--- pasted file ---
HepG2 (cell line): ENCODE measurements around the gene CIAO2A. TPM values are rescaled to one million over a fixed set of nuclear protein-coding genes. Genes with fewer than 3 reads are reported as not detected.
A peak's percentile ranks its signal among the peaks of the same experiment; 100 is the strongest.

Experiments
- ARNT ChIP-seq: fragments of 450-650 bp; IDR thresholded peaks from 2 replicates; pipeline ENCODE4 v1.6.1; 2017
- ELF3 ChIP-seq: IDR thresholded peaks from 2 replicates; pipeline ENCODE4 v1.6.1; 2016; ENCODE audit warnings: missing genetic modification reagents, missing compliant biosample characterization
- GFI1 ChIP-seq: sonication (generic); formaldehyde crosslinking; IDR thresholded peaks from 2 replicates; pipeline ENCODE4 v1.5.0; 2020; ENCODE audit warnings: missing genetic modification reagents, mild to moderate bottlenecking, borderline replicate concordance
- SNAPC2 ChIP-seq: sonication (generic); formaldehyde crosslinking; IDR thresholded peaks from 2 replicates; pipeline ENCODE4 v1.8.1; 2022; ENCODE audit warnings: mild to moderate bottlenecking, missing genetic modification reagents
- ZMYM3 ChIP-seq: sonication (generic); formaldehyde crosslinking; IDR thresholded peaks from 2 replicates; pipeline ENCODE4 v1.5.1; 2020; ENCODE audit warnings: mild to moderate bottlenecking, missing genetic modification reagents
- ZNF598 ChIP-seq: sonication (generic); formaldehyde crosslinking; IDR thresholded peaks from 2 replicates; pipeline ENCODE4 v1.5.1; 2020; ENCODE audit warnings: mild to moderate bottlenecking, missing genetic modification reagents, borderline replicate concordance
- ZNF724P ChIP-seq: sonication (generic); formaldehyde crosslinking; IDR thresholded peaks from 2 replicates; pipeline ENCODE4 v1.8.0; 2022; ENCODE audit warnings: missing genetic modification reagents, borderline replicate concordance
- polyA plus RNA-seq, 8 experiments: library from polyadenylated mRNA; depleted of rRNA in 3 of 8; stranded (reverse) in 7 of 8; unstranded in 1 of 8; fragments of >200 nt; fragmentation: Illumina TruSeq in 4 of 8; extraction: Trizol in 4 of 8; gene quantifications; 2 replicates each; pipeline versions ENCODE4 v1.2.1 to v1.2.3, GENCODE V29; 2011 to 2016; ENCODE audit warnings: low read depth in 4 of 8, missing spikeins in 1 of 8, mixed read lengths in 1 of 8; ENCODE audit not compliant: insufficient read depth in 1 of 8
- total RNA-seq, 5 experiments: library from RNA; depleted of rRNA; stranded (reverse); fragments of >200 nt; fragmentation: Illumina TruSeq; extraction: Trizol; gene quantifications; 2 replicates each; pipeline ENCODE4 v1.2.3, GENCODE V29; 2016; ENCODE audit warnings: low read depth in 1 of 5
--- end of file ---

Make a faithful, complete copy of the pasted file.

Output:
HepG2 (cell line): ENCODE measurements around the gene CIAO2A. TPM values are rescaled to one million over a fixed set of nuclear protein-coding genes. Genes with fewer than 3 reads are reported as not detected.
A peak's percentile ranks its signal among the peaks of the same experiment; 100 is the strongest.

Experiments
- ARNT ChIP-seq: fragments of 450-650 bp; IDR thresholded peaks from 2 replicates; pipeline ENCODE4 v1.6.1; 2017
- ELF3 ChIP-seq: IDR thresholded peaks from 2 replicates; pipeline ENCODE4 v1.6.1; 2016; ENCODE audit warnings: missing genetic modification reagents, missing compliant biosample characterization
- GFI1 ChIP-seq: sonication (generic); formaldehyde crosslinking; IDR thresholded peaks from 2 replicates; pipeline ENCODE4 v1.5.0; 2020; ENCODE audit warnings: missing genetic modification reagents, mild to moderate bottlenecking, borderline replicate concordance
- SNAPC2 ChIP-seq: sonication (generic); formaldehyde crosslinking; IDR thresholded peaks from 2 replicates; pipeline ENCODE4 v1.8.1; 2022; ENCODE audit warnings: mild to moderate bottlenecking, missing genetic modification reagents
- ZMYM3 ChIP-seq: sonication (generic); formaldehyde crosslinking; IDR thresholded peaks from 2 replicates; pipeline ENCODE4 v1.5.1; 2020; ENCODE audit warnings: mild to moderate bottlenecking, missing genetic modification reagents
- ZNF598 ChIP-seq: sonication (generic); formaldehyde crosslinking; IDR thresholded peaks from 2 replicates; pipeline ENCODE4 v1.5.1; 2020; ENCODE audit warnings: mild to moderate bottlenecking, missing genetic modification reagents, borderline replicate concordance
- ZNF724P ChIP-seq: sonication (generic); formaldehyde crosslinking; IDR thresholded peaks from 2 replicates; pipeline ENCODE4 v1.8.0; 2022; ENCODE audit warnings: missing genetic modification reagents, borderline replicate concordance
- polyA plus RNA-seq, 8 experiments: library from polyadenylated mRNA; depleted of rRNA in 3 of 8; stranded (reverse) in 7 of 8; unstranded in 1 of 8; fragments of >200 nt; fragmentation: Illumina TruSeq in 4 of 8; extraction: Trizol in 4 of 8; gene quantifications; 2 replicates each; pipeline versions ENCODE4 v1.2.1 to v1.2.3, GENCODE V29; 2011 to 2016; ENCODE audit warnings: low read depth in 4 of 8, missing spikeins in 1 of 8, mixed read lengths in 1 of 8; ENCODE audit not compliant: insufficient read depth in 1 of 8
- total RNA-seq, 5 experiments: library from RNA; depleted of rRNA; stranded (reverse); fragments of >200 nt; fragmentation: Illumina TruSeq; extraction: Trizol; gene quantifications; 2 replicates each; pipeline ENCODE4 v1.2.3, GENCODE V29; 2016; ENCODE audit warnings: low read depth in 1 of 5